An additional object of the present invention resides in the provision of an electrical connector having force loading means to secure a circuit board within a connector and having guide means to orient the circuit board.

The novel aspects of the present invention are set forth in the claims appended hereto. Other objects and advantages, however, will best be understood from a reading of the detailed description hereinbelow taken in connection with the accompanying drawings, in which:

FIGURE 1 is a side elevation of the connector of the present invention with a circuit board inserted in said connector;

FIGURE 2 is an end elevation of the connector of FIGURE 1;

FIGURE 3 is a top view of the connector of FIGURE 1 with the board removed and showing the result of force loading on the insulating body;

FIGURE 4 is a top view of the connector of FIGURE 3 with the circuit board inserted therein;

FIGURE 5 is an illustrative view of a tool for applying a spreading force to the ears of the jacket to remove the loading force for insertion or removal of a circuit board;

FIGURE 6 is a schematic representation of the jacket positions with i the solid lines representing the board clamping position and the dashed lines representing the loading force removal position;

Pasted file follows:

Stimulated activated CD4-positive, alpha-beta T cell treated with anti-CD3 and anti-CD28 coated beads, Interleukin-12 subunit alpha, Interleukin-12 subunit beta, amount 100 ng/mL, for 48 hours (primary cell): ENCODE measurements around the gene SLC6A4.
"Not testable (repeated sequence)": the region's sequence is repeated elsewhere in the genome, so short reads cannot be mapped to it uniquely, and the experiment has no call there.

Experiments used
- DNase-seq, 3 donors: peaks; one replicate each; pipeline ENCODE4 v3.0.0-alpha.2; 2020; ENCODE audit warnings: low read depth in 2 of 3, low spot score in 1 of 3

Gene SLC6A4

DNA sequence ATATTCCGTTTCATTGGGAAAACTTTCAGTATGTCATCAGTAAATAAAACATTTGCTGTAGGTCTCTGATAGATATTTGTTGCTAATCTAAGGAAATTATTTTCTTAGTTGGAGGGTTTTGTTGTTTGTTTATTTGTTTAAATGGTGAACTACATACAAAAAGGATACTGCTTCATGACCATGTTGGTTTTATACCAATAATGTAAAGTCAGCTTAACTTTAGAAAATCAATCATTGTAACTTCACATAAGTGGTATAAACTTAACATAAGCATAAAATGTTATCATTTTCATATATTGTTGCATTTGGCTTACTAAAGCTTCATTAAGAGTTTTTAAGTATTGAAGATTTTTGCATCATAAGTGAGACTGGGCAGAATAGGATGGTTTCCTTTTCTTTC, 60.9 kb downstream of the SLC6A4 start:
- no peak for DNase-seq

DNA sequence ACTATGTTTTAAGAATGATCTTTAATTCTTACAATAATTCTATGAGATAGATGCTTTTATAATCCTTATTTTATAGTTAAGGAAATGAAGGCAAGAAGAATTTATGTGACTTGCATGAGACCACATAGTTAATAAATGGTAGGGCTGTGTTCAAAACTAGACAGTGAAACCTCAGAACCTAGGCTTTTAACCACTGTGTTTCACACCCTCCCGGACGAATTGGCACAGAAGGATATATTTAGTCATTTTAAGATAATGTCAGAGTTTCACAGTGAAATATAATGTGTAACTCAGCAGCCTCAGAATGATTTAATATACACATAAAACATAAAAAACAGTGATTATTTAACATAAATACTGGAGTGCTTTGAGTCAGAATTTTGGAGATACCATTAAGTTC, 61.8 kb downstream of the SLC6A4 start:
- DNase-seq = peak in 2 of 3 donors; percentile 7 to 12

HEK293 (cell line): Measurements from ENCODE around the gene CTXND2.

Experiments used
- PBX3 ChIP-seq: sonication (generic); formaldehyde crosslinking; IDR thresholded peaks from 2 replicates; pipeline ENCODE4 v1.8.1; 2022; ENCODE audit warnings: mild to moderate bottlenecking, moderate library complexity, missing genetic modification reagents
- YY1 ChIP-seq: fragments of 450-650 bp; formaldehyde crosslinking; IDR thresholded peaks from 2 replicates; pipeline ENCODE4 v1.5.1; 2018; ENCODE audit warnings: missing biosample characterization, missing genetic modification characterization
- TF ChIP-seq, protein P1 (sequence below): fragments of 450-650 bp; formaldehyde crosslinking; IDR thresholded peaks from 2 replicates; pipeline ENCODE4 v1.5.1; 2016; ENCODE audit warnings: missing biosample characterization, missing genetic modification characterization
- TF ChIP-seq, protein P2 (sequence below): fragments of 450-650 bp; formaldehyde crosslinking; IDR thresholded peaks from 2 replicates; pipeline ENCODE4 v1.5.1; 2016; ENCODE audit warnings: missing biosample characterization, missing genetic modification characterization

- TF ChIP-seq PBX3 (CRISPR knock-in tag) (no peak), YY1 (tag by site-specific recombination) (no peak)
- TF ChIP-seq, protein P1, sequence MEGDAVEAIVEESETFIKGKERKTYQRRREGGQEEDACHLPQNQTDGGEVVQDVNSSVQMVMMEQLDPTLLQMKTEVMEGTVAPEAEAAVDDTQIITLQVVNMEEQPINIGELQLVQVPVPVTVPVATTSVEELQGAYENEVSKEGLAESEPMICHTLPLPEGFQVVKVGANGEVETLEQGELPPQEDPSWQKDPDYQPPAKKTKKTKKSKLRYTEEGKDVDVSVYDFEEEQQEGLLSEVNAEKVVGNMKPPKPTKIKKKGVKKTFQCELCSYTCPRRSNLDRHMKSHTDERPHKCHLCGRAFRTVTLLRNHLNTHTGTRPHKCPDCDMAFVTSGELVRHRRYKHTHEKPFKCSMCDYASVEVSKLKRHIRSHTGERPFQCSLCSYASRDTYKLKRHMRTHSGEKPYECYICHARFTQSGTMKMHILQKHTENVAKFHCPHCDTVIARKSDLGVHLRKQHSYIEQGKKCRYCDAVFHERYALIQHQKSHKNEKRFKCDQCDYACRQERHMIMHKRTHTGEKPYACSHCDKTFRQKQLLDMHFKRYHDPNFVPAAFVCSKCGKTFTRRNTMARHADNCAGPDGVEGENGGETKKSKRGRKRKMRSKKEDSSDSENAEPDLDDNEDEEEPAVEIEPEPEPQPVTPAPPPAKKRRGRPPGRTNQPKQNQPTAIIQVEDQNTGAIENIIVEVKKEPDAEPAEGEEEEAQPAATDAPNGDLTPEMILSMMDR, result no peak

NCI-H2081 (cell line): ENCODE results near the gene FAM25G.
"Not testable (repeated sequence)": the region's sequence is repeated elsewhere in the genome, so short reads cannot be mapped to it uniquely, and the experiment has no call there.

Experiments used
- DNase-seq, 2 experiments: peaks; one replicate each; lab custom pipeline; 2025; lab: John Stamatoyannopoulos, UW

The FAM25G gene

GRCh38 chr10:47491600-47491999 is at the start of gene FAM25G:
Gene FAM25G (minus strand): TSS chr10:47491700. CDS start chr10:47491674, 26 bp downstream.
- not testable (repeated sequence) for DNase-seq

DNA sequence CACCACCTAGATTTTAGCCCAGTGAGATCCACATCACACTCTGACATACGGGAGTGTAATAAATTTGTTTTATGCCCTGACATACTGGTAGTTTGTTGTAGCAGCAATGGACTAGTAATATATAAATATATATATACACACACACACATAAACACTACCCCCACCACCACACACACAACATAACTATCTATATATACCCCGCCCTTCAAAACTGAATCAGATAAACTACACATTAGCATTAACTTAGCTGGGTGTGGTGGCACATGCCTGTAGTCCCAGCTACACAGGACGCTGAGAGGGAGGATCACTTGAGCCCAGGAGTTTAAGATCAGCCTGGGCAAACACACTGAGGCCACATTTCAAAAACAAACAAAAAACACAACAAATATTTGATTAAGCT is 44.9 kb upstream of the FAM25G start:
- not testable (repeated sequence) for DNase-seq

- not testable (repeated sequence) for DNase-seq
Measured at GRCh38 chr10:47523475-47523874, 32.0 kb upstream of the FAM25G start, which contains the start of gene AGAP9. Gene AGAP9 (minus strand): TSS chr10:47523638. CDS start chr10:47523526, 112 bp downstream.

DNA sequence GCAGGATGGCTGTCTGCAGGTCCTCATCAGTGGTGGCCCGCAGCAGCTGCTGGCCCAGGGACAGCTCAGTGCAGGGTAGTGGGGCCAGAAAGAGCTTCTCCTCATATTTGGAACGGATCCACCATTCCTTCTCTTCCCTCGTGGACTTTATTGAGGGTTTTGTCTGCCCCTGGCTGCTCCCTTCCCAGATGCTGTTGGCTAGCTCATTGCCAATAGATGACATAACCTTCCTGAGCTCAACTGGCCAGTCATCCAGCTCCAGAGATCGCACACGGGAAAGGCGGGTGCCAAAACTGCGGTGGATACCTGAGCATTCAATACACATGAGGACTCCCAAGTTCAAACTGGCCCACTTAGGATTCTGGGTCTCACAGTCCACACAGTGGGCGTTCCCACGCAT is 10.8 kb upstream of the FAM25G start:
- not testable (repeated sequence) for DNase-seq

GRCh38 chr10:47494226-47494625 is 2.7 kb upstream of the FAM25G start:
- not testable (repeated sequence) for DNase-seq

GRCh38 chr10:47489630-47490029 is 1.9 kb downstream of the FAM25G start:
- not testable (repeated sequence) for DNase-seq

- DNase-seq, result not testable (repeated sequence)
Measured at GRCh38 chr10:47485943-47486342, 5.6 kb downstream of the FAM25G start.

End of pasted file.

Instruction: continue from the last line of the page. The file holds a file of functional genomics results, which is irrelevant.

FIGURE 7 is a schematic representation of the force application to the insulating body;

FIGURE 8 is a top View of the insulating body in the I further provide means temunloaded condition and in position to receive a circuit board; and,

FIGURE 9 is a fragmentary enlarged sectional view of the connector through the pin assembly area.

Referring more particularly now to FIGURE 1 of the drawings, the connector of the present invention is indicated generally at 10. As seen, the connector 10 includes a jacket 12 and an insulating body 14.

The jacket 12, in the embodiment specifically illustrated herein, is defined by two interlocking L-shaped elements 15 and 16 (seen more clearly in FIGURES 3 and 4-). Each of the elements 15 and 16 is provided with an extending guide projection 17 and '13, respectively, to receive the edges of the circuit board 20. The guides provide means for proper orientation of the circuit board with respect to the connector and further define rigid support means for said board when it is mounted in the connector 10.

Projecting fingers 22 and 24 are provided for securing the connector to a support body, if desired. Other means for such mounting may also be provided.